That’s the simplest fix. If you want to maintain speed while towing, you need more cooling capacity, i.e., a larger (supplemental) cooler.

I'm also curious about your GVWR comment. That’s the max the trailer should weigh with cargo, not the “dry weight.” There should be another value listed as “dry weight“ or “empty weight”. If not, subtract the “maximum cargo weight” from the GVWR. That should give you an approximate “dry weight”. I mention this because the load you were pulling doesn’t seem that extreme for the RL. That it overheated is somewhat curious, given the two other passes you crested without incident. Is it possible you were driving into a significant headwind going up that long grade? That would add a lot of load to the truck. Just curious.
 

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I just returned from 11 days on the road with my (new to me) Airstream Sport 16'. GVWR is 3500 lbs and it was just my wife and I driving with about 500 lbs of stuff in my '17 RLT. We traveled from CO to AZ to pick up the trailer then back through UT and into CO. We crossed two 10000 foot passes with the trailer and the truck did great, getting 15-16 mpg everywhere. But, when traveling Interstate 70 for about three hours from 4500 feet to 7500 feet, the "Transmission is too hot" warning light came on. I had been going 70 mph up till that point and the outside temp was 88 degrees. I pulled off and let it cool down for about 40 minutes. After the cool off, we proceeded over Vail Pass (10000+ feet) to our home without incident. Could my recently installed skid plate be reducing the airflow to the transmission? Should I have reduced my interstate speed to 65mph? Thanks for any thoughts. John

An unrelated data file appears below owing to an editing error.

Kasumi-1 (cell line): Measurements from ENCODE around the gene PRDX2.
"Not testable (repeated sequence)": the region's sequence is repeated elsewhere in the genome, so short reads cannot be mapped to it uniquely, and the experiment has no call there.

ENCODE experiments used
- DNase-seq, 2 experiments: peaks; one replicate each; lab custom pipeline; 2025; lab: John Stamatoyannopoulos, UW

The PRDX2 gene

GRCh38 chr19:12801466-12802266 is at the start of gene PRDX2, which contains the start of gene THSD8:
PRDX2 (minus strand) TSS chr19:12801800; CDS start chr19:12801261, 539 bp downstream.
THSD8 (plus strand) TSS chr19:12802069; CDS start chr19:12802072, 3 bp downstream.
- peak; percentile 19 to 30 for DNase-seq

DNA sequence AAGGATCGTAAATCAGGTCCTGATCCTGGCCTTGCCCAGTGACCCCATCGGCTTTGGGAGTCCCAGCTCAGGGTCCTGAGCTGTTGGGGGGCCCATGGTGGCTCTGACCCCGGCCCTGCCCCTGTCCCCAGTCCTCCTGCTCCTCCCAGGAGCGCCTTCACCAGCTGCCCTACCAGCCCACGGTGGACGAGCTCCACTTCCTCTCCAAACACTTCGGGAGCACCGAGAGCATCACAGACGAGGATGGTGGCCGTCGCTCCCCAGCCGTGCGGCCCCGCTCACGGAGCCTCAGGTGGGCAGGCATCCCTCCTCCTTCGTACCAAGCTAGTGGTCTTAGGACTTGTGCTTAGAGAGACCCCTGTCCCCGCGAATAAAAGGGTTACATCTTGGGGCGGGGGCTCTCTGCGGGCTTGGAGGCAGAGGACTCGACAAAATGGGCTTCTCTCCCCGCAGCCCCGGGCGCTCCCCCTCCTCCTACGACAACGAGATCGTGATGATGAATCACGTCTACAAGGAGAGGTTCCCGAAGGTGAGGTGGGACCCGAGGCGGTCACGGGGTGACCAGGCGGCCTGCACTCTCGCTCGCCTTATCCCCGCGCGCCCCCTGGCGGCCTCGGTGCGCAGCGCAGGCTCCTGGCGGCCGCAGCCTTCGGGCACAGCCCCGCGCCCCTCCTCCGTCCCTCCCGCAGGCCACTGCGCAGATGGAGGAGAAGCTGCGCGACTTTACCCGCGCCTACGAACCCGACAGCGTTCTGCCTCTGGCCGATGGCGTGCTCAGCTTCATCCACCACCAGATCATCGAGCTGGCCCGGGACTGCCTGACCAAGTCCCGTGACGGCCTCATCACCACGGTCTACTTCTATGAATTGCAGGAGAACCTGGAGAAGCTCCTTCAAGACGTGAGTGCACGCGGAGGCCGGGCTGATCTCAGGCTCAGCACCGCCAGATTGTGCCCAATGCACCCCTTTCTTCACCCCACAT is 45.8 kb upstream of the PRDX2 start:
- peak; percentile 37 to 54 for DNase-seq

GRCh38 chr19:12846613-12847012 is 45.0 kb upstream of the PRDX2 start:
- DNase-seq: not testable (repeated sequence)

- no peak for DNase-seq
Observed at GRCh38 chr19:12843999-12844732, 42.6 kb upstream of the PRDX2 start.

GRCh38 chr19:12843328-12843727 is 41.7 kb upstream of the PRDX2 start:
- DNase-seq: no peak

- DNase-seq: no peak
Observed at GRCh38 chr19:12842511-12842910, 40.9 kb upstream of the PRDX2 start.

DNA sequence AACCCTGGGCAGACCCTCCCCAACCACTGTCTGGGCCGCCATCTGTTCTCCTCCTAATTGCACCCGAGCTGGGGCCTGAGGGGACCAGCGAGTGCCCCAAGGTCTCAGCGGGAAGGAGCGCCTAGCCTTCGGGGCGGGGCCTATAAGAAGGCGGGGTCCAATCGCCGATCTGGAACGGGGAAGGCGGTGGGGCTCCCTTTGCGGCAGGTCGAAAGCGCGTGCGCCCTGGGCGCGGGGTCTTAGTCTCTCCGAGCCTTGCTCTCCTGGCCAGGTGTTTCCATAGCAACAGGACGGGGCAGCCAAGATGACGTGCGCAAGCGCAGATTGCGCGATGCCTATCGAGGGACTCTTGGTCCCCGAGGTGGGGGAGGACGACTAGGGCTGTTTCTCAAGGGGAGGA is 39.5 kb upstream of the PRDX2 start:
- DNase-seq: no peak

What produces the most heat in a transmission is the torque converter. The longer you can keep the torque converter locked-up the less heat there will be. If your assent at 70 mph had the engine revving high, your torque converter may not have had the chance to lock-up so a lot of heat got produced. Reducing speed so the engine does not have to scream as much may give your torque converter a greater chance to lock-up or stay locked-up for longer.

Note that Honda's 6AT in the Ridgeline is known for overheating under the right load/diving conditions. So your problem is not new.

Since your high heat warning went off, inspect your transmission fluid and if it looks burnt (very dark), get it replaced ASAP using the "drain-and-fill" method as Honda prescribes.
 

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What produces the most heat in a transmission is the torque converter. The longer you can keep the torque converter locked-up the less heat there will be. If your assent at 70 mph had the engine revving high, your torque converter may not have had the chance to lock-up so a lot of heat got produced.
Agreed. Does the G2's TC not lock up in lower gears? The G1's 5-speed will lock the TC in 4th, or even 3rd gear when towing up a long grade. It seems to do it more aggressively either when the ATF reaches a certain temp, or maybe if the PCM determines that you're towing in hilly terrain. IDK which.